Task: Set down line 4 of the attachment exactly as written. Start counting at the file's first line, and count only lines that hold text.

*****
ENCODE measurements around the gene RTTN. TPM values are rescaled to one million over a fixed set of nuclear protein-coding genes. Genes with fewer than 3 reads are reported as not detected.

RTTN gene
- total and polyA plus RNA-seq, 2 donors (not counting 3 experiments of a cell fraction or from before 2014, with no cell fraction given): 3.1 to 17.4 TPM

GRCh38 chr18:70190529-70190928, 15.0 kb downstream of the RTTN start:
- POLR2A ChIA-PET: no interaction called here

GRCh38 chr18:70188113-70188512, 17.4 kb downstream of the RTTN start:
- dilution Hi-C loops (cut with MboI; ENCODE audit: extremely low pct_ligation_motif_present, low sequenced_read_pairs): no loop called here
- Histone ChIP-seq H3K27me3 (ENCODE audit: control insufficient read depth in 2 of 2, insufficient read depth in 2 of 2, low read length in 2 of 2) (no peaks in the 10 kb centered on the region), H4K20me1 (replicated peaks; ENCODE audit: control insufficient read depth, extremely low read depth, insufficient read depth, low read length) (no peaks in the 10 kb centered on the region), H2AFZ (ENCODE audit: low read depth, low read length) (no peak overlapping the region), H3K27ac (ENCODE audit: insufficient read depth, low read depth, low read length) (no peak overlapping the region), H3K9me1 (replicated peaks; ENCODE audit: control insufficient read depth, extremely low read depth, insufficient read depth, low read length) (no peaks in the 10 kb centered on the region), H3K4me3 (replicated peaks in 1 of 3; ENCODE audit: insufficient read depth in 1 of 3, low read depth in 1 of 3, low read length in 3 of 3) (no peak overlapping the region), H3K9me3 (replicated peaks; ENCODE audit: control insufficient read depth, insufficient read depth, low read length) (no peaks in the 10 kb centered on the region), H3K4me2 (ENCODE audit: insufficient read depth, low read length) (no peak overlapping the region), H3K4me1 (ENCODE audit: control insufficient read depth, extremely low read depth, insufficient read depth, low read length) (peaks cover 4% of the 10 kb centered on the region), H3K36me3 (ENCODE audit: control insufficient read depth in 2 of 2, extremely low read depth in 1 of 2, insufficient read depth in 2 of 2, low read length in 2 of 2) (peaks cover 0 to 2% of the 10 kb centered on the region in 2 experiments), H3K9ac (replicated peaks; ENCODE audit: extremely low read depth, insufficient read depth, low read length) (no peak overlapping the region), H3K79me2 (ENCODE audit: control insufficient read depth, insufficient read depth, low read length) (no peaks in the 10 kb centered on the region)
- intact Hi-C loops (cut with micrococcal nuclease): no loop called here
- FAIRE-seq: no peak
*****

GRCh38 chr18:70190529-70190928, 15.0 kb downstream of the RTTN start: